(b. 1475, Caprese, d. 1564, Roma)

Project for the façade of San Lorenzo, Florence

c. 1517
Black and red chalk, 140 x 180 mm
Casa Buonarroti, Florence

When Michelangelo began to build, he thought less in terms of space and volume than of architectural structure and wall decoration. The road he had begun to follow was a long one, and it led him by stages from the architectural sculpture of the tomb of Julius II; to the sculptural architecture of the Biblioteca Laurenziana. If the designs for the Papal mausoleum provided almost exclusively for figural and ornamental sculpture held together by a few cornice mouldings, in the drawings and models for the façade of San Lorenzo, architecture had come to preponderate; even where it was to be enhanced by human figures. The sculptor retired into the symbolic world of portals, windows, stairs, pediments and columns (all of which have a metaphysical as well as a practical significance) and although using geometrical symbols, he gave them vitality and emotional content.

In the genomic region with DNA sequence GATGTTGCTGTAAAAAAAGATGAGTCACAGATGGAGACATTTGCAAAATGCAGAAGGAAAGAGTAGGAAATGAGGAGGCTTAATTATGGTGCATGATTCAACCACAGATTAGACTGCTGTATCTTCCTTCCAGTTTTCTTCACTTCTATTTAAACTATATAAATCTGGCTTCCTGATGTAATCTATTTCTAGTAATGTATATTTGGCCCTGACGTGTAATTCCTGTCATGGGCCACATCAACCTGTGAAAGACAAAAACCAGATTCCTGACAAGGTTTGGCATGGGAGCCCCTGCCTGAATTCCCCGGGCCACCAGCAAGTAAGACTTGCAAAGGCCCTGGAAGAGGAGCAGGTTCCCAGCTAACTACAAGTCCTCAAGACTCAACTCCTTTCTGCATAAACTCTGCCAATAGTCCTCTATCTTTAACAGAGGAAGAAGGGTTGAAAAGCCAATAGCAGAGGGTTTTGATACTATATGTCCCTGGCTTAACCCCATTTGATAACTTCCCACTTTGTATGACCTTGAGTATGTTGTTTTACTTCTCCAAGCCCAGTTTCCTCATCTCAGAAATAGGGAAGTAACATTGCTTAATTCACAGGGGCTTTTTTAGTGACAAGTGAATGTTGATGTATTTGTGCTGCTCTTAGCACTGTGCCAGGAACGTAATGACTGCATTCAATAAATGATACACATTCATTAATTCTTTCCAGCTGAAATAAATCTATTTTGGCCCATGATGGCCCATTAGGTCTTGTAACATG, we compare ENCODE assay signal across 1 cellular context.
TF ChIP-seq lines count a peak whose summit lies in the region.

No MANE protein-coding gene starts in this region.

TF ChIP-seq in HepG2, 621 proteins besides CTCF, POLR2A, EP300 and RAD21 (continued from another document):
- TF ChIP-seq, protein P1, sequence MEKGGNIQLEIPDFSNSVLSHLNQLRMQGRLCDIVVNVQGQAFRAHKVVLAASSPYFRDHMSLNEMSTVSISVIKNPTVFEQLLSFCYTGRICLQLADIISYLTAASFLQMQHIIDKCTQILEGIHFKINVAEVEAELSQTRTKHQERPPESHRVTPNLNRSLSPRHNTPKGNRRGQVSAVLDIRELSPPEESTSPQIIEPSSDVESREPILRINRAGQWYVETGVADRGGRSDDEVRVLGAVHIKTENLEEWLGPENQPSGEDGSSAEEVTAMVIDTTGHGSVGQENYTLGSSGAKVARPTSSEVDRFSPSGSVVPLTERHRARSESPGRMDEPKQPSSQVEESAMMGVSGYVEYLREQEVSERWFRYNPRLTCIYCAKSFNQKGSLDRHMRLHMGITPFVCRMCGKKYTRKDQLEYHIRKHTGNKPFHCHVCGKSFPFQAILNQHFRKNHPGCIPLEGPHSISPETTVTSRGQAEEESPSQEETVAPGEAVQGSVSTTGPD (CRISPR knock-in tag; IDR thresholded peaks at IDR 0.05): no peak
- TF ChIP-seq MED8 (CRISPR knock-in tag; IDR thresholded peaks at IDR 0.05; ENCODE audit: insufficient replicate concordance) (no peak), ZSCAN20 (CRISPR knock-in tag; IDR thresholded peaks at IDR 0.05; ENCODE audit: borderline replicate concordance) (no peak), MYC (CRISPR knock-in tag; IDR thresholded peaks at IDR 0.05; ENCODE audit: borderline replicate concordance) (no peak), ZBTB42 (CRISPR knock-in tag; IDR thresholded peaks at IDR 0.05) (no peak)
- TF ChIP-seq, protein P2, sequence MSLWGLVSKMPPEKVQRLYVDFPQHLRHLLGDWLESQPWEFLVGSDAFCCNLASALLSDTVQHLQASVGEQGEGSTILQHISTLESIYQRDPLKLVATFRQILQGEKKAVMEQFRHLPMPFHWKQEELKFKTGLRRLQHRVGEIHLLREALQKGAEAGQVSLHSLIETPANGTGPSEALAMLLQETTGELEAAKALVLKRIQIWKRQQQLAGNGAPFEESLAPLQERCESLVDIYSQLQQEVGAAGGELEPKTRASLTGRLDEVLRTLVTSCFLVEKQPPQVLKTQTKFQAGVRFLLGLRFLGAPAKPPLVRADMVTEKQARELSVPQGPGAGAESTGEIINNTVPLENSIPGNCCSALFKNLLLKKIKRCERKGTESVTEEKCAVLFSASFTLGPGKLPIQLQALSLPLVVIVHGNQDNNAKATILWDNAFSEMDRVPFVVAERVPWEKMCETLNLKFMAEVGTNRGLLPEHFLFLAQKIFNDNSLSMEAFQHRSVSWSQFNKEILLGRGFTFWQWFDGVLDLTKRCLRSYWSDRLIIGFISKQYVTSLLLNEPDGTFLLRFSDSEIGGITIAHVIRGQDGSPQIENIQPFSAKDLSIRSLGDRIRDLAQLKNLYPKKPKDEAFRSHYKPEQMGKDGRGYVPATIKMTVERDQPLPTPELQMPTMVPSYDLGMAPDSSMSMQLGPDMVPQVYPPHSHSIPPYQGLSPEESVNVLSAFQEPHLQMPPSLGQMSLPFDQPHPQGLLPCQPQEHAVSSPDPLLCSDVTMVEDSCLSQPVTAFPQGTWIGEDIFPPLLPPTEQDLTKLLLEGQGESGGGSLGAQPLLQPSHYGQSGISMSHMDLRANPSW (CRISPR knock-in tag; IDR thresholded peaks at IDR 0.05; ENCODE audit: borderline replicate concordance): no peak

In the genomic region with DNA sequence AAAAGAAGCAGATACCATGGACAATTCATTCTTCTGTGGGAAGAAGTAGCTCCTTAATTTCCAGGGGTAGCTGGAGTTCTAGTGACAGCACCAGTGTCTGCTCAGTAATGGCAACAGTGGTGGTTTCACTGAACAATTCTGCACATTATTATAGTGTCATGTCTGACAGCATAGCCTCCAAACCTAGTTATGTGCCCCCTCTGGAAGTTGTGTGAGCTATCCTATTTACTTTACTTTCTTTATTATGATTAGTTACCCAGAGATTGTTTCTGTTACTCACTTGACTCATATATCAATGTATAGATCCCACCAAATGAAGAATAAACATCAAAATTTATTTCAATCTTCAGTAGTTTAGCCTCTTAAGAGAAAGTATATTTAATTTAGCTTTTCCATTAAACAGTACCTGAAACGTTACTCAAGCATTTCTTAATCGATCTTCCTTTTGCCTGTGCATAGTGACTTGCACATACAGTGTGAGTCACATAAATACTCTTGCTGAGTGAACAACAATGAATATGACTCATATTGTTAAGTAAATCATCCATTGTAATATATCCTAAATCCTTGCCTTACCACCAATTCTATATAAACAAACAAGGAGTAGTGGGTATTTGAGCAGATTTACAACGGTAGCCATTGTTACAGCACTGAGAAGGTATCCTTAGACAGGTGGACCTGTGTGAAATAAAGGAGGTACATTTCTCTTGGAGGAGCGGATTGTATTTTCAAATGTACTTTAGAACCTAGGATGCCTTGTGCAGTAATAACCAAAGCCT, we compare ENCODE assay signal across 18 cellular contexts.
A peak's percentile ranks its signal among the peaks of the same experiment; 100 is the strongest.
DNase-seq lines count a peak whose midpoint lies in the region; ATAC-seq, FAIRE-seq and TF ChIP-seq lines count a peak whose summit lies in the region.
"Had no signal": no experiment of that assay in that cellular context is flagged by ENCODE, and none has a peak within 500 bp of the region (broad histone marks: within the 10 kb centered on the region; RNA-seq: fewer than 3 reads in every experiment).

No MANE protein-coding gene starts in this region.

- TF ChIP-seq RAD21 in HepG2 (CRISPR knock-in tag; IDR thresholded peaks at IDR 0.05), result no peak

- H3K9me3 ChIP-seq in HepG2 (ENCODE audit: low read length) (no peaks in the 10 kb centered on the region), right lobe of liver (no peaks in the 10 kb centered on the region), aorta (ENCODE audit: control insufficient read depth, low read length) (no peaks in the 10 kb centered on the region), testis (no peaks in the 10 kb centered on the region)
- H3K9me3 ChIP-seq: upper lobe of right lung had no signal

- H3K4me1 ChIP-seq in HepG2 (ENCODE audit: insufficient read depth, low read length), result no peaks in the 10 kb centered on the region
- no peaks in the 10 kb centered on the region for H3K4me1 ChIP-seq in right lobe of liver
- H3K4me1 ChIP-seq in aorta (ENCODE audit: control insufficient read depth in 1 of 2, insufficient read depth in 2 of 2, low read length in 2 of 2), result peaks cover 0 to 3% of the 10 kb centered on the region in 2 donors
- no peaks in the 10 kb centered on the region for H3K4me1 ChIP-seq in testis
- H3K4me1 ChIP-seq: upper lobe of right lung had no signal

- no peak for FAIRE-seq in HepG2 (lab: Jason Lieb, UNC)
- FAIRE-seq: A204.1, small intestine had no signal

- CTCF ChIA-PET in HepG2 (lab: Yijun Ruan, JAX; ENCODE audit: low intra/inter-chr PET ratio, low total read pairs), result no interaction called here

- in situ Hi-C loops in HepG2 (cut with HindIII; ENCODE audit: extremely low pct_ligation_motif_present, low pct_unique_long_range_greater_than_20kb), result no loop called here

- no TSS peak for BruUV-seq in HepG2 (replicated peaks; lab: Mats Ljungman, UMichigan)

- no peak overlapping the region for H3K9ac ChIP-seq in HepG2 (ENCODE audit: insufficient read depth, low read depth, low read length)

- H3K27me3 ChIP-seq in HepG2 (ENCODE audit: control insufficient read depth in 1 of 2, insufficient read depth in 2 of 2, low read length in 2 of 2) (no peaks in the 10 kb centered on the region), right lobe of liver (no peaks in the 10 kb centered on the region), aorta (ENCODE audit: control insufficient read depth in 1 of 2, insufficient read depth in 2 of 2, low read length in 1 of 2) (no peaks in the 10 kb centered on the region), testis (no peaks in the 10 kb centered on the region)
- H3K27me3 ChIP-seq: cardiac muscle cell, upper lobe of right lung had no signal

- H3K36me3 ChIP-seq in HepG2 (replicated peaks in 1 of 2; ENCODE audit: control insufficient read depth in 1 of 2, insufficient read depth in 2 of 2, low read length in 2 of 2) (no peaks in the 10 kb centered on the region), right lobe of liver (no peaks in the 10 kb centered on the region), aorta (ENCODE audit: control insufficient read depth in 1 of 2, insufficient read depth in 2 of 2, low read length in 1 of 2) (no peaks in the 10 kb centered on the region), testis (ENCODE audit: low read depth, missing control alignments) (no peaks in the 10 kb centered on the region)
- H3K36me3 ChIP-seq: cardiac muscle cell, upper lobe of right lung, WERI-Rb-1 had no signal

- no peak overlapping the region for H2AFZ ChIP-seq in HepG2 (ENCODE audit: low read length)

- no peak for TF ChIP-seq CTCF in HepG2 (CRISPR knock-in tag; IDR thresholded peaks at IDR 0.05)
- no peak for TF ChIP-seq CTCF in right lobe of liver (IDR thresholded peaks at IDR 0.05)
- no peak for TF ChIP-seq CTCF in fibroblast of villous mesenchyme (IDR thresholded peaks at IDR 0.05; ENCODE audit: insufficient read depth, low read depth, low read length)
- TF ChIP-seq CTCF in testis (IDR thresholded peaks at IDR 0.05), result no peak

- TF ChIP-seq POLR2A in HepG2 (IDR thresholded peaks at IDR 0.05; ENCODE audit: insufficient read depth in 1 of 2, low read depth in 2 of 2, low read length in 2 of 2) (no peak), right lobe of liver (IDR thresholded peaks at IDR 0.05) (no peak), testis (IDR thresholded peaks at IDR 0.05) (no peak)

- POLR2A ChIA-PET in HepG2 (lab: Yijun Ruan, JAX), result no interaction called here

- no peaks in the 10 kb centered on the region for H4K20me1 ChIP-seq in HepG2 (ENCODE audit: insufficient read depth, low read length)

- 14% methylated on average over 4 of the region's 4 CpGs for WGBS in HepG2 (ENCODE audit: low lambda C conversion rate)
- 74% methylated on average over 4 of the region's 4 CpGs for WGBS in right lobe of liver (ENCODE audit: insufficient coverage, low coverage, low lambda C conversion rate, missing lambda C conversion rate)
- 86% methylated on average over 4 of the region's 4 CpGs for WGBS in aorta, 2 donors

All that has come down to us of the proposed façade of San Lorenzo are a few faded drawings in black and red chalk, and a late model in wood kept at the Casa Buonarroti in Florence. This façade reminds us of an antique scena wall whose triple doors admitted and swallowed up gods and heroes, and of the iconostasis covered with carved saints and legendary scenes which the Eastern Church took over from the traditional 'scenarium', and which divided the profane from the Holy of Holies, like a curtain betokening the realm of the spirit. Michelangelo's suggested façade wards off the faithful rather than invites them. It comprises three horizontal zones divided by a cornice: first, the lower world; above it, the noumenal world with delicate pilasters, pure circles and rectangles, niches and a remote window. On the summit rests the gentle tympanum of the Trinity, infusing the whole composition with spirituality. The architectural forms are all of very ancient origin. Michelangelo, more than any of his contemporaries absorbed and made them his own, treating them in a way which was copied by many who came after him, as can still be seen on any fairly conventional bulding. He amassed the parts and unified them in a style far removed from the architectural conceptions of the Renaissance which had treated windows, doors, traverses, sculptured details, storeys, and so on as independent but coordinated units, whereas Michelangelo and his followers subordinated them to the whole. The prelude to this architecture is the severely beautiful front adorned with rich detail of the small chapel of Cosmas and Damian at the Castel Sant'Angelo, finished before his departure for Florence.